12 Songs, 40 Minutes

EDITORS’ NOTES

Both as a club and as a collective, The Noise played a pivotal role in reggaetón’s emergence within—and beyond—Puerto Rico. On the San Juan-based group’s game-changing series of groundbreaking 1990s recordings, Baby Rasta helped lay the foundation and spread the urban Latin gospel alongside the likes of DJ Nelson and Ivy Queen before spinning off with compatriot Gringo for further projects. Considering Jon Z’s recent rise in the contemporary urbano scene, this pairing of elder statesman and young gun pays homage to the music’s history without fixating on the past. Modern in nearly every way, their Voodoo seizes on the Latin trap surge with “Sin Cojones Me Tiene” and “Ya No Eres Mia,” while the dembow riddim lives on via “A Fuego Por Ahi” and “Mi Ex Quiere Volver.”

EDITORS’ NOTES

Both as a club and as a collective, The Noise played a pivotal role in reggaetón’s emergence within—and beyond—Puerto Rico. On the San Juan-based group’s game-changing series of groundbreaking 1990s recordings, Baby Rasta helped lay the foundation and spread the urban Latin gospel alongside the likes of DJ Nelson and Ivy Queen before spinning off with compatriot Gringo for further projects. Considering Jon Z’s recent rise in the contemporary urbano scene, this pairing of elder statesman and young gun pays homage to the music’s history without fixating on the past. Modern in nearly every way, their Voodoo seizes on the Latin trap surge with “Sin Cojones Me Tiene” and “Ya No Eres Mia,” while the dembow riddim lives on via “A Fuego Por Ahi” and “Mi Ex Quiere Volver.”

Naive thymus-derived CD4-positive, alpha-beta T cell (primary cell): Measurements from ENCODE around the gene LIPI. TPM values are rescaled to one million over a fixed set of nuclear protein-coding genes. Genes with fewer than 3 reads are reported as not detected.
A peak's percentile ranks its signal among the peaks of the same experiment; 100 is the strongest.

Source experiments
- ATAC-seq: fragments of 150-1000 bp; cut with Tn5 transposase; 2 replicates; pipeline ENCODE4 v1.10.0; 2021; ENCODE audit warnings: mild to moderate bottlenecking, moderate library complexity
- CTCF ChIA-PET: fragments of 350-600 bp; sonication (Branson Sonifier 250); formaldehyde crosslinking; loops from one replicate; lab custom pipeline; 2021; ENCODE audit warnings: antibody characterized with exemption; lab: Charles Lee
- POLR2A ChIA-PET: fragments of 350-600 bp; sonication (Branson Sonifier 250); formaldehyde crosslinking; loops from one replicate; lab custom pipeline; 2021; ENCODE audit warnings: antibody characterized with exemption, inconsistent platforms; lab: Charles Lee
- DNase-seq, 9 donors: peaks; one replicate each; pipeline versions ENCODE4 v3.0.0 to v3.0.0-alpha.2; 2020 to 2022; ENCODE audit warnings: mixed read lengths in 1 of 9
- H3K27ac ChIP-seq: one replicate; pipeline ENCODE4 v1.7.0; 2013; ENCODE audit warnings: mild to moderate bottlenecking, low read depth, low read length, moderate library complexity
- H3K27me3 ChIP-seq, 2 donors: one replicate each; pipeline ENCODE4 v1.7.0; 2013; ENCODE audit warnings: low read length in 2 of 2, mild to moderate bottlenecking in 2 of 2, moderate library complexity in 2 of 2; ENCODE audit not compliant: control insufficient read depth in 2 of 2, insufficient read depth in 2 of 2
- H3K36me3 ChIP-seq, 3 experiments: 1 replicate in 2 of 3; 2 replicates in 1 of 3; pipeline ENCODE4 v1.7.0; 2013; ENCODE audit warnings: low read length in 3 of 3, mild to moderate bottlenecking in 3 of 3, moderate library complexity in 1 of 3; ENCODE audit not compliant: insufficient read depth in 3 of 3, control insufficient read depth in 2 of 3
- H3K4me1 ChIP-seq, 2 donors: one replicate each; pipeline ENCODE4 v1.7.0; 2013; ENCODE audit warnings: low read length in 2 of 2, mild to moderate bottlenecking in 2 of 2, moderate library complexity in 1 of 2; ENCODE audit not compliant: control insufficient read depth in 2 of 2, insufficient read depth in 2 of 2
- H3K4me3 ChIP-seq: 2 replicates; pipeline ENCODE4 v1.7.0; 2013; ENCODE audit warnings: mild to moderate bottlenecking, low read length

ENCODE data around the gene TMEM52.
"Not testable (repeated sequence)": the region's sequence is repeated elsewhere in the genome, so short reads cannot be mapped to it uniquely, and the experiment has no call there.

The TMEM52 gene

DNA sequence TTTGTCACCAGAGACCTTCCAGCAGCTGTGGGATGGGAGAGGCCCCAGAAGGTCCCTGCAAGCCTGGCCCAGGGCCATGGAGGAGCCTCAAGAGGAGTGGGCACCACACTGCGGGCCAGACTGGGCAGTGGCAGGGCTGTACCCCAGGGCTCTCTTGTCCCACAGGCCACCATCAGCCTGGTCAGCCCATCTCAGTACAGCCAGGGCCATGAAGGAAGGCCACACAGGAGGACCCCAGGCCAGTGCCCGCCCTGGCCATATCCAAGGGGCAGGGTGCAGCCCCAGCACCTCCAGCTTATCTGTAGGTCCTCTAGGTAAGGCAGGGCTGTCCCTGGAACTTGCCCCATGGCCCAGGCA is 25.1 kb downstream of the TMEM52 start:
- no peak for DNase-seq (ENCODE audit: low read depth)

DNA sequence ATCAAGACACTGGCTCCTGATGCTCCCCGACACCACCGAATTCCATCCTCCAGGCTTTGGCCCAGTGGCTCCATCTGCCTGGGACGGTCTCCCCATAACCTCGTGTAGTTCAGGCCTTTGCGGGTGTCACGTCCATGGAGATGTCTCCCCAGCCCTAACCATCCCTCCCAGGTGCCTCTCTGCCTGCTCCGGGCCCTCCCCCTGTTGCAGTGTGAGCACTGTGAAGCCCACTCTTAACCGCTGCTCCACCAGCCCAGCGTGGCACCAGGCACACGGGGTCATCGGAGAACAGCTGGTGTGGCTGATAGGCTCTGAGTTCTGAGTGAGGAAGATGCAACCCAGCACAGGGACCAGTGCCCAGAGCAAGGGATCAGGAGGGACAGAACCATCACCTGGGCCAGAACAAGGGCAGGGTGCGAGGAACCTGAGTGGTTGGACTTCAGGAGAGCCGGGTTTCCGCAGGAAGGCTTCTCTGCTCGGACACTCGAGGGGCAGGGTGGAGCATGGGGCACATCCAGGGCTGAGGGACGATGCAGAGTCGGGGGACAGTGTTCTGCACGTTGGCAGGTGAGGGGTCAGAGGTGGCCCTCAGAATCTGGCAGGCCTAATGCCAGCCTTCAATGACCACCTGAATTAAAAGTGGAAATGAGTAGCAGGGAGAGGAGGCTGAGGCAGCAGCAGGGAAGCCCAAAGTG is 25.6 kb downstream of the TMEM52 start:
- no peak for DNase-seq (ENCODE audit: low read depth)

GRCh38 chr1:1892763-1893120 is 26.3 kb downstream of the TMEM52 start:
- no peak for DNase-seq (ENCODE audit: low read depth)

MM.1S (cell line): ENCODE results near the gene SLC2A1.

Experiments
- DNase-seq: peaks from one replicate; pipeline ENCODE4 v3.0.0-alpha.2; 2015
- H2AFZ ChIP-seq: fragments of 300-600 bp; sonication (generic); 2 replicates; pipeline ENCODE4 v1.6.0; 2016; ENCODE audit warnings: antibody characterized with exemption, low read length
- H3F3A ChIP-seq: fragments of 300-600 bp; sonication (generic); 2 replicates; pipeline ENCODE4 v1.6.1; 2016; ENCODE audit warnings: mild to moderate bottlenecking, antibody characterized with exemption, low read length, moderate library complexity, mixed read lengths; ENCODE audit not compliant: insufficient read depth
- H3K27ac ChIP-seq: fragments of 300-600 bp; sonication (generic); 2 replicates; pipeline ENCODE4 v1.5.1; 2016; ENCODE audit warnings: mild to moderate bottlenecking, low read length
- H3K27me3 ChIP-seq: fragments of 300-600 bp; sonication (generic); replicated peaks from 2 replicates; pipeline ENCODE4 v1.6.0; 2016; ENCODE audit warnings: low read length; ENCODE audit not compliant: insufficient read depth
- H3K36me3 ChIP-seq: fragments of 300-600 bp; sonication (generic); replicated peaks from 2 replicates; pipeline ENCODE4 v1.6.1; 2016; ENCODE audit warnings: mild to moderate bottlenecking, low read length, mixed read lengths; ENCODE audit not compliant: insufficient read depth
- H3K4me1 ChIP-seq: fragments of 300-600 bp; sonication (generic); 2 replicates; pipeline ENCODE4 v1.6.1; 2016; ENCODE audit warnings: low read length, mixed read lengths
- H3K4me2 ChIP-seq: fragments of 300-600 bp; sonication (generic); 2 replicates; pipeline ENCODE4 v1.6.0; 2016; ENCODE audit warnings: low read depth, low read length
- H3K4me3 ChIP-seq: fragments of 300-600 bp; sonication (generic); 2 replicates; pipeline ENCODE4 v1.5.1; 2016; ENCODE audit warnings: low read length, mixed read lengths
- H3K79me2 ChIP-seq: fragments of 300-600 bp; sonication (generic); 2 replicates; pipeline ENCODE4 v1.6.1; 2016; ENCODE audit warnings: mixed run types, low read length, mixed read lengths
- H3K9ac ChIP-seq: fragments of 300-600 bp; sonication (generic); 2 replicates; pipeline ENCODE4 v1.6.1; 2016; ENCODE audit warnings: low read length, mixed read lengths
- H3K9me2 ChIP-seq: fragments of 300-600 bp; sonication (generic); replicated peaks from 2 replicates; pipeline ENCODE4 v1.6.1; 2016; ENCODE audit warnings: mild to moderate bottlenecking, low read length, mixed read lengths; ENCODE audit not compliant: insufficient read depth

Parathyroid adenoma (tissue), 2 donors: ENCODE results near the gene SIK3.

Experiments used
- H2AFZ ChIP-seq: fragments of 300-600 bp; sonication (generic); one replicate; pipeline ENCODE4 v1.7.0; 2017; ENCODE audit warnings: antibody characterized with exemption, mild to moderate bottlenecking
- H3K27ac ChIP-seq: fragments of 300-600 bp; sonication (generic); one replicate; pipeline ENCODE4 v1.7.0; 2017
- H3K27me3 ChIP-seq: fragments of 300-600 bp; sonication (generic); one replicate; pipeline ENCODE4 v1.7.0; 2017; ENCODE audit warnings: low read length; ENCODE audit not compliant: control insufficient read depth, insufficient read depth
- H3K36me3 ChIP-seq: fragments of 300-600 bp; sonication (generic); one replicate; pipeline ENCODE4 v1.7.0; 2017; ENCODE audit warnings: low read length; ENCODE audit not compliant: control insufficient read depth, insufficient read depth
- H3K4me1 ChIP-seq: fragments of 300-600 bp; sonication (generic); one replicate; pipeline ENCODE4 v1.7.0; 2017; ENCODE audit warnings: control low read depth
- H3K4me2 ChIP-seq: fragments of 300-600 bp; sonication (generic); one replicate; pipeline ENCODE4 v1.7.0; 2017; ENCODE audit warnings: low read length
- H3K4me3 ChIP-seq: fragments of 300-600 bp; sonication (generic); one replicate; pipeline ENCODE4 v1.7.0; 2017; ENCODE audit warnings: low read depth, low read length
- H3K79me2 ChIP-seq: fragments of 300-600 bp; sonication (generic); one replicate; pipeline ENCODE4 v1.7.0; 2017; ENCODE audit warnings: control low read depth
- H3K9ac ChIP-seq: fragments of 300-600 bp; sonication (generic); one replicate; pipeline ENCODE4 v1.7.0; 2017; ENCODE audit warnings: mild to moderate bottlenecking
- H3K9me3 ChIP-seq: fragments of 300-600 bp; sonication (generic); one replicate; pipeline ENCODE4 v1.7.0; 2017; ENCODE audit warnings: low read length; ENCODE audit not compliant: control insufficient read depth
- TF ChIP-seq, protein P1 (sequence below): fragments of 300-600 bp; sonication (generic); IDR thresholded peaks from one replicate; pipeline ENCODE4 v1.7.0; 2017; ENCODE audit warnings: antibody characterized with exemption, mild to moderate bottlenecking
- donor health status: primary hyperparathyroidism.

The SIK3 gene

TITLE TIME

More By Jon Z